Thursday, February 26, 2015

How I Design Adventure

High in the Selway Bitteroot Wilderness, Idaho. Photo Aaron Teasdale.

As a cartographer for Adventure Cycling Association, I spend heaps of time studying the interplay between terrain and bikes, and as the architect of the Idaho Hot Springs Mountain Bike Route, I've learned what those lines really mean out there on the trail, and as a serial bikepacker, I've experienced more ups and downs than I can count. Bicycle touring is challenging and amazing, and this post is about what I've learned about how to put together a trip.

What I'm going to present is the approach that I've unconsciously used to design backcountry bike trips over the past few years. At the same time, I'm going to bring it back together by designing a short trip for myself that I hope to complete this spring. Which can be seen in the rough map below.

This is the starting point of my adventure planning. I first focus on what I want the adventure to communicate to myself, then establishing rules. Then much later, creativity.

Let call this the "Outer Canyonlands Hackle"

Step 1 - Determine Initial Goals

This is the point where you put your loose goals on the table. These can be as simple as "I want to ride my bicycle and camp in the woods with my friends." Or, as complex as "I want to test my limits to see what is accomplishable to further the activity of bicycle travel by swimming across Lake Superior with my bike on my back."

These are your goals and they are personal. The point here is to sketch them out to establish why you are doing this trip, and what you hope to accomplish. At the same time, don't worry about having definitive answers right now. You don't need to be super-serious. Again, these are loose goals. You'll have a chance later to add or take away from them. You may even change them entirely.

Outer Canyonlands Hackle - Initial Goals:
- Skip out of Montana for warmer weather. 
- Experience a climate zone and landscape that is unfamiliar. 
- Do a 3-4 day human-powered self-supported trip that involves mountain bikes and flat water canoeing. 
- Test gear strategies for an upcoming summer trip. 

Step 2 - Determine Moral Constraints

For most self-supported adventures, the best moral ethos for a trip is one which negatively affects the environment the least. The logical extension of this would mean to head out the door naked, using only your feet and hands for transportation, forage for food, and encounter no outside human assistance. Since we are planning a bike trip, that is unattainable, but it is healthy to understand what the logical end of the spectrum is. Ultimately, you will have to decide how close to this you can get by deciding what is ok for your trip, and whats not.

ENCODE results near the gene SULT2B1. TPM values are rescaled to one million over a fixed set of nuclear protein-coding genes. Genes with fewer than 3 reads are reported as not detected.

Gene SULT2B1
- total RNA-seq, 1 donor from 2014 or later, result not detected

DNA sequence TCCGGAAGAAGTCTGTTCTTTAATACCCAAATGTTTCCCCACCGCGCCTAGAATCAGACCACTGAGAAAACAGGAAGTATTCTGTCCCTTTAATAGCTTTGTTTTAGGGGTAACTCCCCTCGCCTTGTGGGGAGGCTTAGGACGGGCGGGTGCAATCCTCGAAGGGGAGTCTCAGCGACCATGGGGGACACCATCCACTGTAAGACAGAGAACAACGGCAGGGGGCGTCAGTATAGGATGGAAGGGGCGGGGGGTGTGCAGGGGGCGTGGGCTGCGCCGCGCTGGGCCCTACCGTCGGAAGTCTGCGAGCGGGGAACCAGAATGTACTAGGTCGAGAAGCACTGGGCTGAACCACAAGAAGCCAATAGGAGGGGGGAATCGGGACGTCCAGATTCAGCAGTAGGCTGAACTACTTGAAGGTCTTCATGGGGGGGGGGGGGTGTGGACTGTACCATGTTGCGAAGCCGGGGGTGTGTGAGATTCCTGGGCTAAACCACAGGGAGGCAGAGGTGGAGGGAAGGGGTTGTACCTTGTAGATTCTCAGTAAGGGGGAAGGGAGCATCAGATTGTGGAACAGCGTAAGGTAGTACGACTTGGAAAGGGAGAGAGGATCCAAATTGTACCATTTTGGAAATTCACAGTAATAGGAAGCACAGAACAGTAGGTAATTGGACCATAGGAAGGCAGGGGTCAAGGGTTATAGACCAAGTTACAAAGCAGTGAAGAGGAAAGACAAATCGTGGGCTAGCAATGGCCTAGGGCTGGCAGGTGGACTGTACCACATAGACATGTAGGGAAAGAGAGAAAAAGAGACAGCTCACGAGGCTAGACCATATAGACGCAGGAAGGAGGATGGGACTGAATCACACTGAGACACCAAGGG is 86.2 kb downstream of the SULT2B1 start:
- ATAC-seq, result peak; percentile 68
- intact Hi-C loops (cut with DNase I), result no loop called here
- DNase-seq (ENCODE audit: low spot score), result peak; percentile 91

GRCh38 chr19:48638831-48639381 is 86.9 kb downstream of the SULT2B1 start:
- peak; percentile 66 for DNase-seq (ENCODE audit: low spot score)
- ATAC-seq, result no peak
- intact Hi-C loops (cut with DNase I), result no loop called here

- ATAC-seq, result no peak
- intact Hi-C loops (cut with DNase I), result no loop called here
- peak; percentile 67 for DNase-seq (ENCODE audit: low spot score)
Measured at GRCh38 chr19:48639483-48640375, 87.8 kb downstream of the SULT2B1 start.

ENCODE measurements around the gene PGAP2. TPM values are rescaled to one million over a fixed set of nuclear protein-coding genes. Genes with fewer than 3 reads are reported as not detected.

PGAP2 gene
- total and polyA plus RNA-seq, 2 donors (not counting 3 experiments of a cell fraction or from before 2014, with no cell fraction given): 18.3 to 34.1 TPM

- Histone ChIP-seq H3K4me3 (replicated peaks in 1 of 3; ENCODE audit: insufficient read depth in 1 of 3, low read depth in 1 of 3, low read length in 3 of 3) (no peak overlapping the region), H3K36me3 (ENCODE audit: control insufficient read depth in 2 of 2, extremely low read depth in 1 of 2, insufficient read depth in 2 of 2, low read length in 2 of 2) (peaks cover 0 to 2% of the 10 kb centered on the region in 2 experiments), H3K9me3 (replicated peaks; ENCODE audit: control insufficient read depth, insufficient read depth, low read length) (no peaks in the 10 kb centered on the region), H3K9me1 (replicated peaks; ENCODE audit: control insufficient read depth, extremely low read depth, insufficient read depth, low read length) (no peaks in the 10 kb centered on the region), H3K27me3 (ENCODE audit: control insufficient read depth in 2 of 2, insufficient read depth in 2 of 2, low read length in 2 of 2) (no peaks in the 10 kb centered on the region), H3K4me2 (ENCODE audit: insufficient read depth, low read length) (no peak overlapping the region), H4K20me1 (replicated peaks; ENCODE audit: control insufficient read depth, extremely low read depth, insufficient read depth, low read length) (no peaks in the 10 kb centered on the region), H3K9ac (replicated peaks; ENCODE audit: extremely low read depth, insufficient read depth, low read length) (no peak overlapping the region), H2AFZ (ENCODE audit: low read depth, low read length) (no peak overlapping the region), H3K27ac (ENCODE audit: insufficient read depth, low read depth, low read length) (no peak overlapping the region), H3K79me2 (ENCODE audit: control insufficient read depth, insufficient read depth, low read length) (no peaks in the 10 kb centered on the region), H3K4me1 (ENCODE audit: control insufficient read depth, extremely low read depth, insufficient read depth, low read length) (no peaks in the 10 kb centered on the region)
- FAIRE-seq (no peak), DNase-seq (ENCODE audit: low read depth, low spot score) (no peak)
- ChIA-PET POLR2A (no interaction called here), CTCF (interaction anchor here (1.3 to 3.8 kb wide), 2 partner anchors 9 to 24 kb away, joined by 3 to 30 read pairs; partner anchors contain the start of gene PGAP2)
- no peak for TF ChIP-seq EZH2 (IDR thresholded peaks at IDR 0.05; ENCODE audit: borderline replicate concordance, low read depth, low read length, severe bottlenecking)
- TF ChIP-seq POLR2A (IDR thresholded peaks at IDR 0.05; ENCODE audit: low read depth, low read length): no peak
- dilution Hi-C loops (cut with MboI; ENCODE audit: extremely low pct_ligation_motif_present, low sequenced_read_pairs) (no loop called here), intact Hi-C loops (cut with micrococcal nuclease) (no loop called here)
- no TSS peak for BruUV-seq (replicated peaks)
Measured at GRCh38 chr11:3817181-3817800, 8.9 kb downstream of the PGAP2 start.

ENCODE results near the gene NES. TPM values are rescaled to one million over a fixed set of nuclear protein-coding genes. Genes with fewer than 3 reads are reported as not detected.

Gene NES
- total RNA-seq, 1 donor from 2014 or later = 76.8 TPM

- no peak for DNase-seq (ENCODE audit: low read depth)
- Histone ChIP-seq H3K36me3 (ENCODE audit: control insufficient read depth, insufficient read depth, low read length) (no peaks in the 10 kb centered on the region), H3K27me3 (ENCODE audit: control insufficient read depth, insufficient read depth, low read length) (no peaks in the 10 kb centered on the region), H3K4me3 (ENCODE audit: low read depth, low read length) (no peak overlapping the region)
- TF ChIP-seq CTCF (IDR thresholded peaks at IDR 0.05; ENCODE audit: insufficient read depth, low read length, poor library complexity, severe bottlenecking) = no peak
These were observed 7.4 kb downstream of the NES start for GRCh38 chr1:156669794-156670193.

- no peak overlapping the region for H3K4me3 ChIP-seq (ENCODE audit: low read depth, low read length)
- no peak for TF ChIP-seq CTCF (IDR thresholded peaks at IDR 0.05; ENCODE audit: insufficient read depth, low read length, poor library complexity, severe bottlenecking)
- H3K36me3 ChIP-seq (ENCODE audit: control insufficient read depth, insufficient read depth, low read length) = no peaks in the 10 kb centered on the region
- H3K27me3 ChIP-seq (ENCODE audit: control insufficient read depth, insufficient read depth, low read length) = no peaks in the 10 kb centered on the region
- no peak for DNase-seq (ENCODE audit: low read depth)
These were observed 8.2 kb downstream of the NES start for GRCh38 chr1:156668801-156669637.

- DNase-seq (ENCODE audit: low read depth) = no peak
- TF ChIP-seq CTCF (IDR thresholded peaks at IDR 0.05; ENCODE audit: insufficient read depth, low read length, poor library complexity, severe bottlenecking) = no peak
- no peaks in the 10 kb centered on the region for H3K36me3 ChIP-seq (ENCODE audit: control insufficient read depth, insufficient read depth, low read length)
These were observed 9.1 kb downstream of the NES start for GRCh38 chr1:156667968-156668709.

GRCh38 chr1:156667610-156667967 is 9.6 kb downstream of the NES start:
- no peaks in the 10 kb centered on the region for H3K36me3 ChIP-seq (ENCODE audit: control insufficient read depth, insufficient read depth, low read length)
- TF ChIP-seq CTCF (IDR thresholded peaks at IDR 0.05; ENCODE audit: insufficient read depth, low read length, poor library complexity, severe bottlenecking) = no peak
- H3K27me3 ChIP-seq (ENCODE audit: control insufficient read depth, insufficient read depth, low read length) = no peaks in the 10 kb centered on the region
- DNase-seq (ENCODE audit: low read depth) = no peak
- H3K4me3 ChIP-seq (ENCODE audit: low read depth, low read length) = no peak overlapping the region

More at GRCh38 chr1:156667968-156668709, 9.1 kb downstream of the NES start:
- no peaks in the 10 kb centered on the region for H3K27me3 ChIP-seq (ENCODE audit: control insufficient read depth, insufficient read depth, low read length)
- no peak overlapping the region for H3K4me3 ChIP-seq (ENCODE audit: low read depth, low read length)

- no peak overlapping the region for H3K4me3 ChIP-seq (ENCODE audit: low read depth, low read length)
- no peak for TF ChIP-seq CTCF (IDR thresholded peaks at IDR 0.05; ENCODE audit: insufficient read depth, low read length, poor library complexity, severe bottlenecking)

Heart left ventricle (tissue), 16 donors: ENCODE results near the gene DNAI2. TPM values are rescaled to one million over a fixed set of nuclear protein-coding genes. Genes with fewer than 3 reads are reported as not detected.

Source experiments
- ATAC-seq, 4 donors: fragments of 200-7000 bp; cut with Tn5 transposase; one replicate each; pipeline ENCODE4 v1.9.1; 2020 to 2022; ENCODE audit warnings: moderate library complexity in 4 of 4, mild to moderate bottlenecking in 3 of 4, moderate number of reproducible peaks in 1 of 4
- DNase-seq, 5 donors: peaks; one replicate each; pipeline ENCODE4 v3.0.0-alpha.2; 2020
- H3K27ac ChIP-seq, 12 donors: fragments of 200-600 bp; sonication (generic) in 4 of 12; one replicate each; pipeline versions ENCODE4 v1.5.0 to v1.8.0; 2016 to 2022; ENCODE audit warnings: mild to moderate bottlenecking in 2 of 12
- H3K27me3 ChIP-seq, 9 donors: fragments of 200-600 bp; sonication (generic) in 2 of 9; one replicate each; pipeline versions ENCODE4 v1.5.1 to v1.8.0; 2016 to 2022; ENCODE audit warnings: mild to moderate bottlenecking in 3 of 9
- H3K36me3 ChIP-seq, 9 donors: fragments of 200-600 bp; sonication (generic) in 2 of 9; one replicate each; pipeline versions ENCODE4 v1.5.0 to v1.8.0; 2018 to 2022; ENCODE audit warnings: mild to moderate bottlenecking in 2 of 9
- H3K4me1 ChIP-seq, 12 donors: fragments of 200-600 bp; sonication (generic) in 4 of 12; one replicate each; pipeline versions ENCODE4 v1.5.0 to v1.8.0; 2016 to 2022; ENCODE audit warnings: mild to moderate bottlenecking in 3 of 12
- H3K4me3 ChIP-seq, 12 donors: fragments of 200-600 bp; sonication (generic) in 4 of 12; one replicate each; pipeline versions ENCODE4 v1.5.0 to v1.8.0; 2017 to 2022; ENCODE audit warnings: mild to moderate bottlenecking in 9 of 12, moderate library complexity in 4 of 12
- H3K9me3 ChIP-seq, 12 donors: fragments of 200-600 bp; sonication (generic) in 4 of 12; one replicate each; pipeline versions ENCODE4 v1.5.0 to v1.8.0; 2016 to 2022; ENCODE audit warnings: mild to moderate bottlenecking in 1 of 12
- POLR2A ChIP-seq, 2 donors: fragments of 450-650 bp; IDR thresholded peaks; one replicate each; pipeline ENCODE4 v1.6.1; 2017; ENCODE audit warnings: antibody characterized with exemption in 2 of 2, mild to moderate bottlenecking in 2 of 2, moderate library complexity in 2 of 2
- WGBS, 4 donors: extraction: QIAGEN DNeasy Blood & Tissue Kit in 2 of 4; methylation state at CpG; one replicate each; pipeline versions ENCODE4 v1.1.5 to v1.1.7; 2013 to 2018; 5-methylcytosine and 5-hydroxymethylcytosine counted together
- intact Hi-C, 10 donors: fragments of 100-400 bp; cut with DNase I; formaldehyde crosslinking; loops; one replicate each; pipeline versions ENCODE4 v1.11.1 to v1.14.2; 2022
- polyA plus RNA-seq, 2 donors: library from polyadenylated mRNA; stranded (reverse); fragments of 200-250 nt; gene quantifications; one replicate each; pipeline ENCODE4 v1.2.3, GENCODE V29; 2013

You'll also have to morally deal with cultural regulations, such as areas where it is illegal to use a method of transportation. Or, areas which require permits to travel through. These regulations may go against your desires, but they may be the best for the environment of that area, which if you went against, would comprise your moral constraints entirely. If any doubt exists, it's best to follow cultural regulations.

These constraints are intended to narrow your focus, and make trip planning easier. Ask tough questions. Is this a human powered trip only? Are re-supply airplane drops ok? Hitchhiking? Amtrak? Train-hopping? Staying in hotels? Can I ride from my front door instead of getting a ride to the trailhead? Is burning trash in the wilderness ok? Would a SPOT tracker compromise my wilderness experience? Phone? eBikes? Headlamp? Helmet? Toilet paper? Is riding a bike in a designated Wilderness ok? What about just that trail that barely dips in? What about packing a disassembled bike on a backpack through designated Wilderness? What about using a guide book? A map? Inquiring trail info from locals?

These questions are but a few. The rabbit hole runs deeps. Dive in. The more questions ask yourself, the stronger your convictions will be, and the more meaningful your adventure will become.

Determine Moral Constraints - Outer Canyonlands Hackle:
- Human powered travel only. 
- Practice leave-no-trace. 
- Resupply at the car is allowed. 
- Since I am not experienced navigating in this environment, digital navigation is ok. 
- Get permit floating the Green River through BLM. 
- Obey all rules in Canyonlands National Park. 
- Study more about the environment which will be encountered and treat it well. 
- Deal with human feces properly on the river. 

Forest Fire Lookout Towers make wonderful destinations.

Step 3 - Establish Destinations Constraints

Do not think of a route as just a line between a start and end. Don't limit yourself. Instead find intermittent points in an area to connect. If you glance at a road/trail network in an area with the goal to just bike tour, it can be pretty daunting and/or boring to suss out a route. Instead find destinations. Then, connect them.

One technique that has worked for me is to plotout interesting locations in your chosen area and try to link them. Here in the Northern Rockies, I love hot springs and fire lookout towers, but you may prefer waterfalls, quaint towns, ice cream stands, breweries, knitting shops, gold mines, ghost towns, idyllic streams to fish, or desert towers to climb. Don't be afraid to narrow your focus even more by making it a themed trip.

Really get down and dirty with this. Study the cultural and natural history in the area. There's always things that will make your trip more interesting.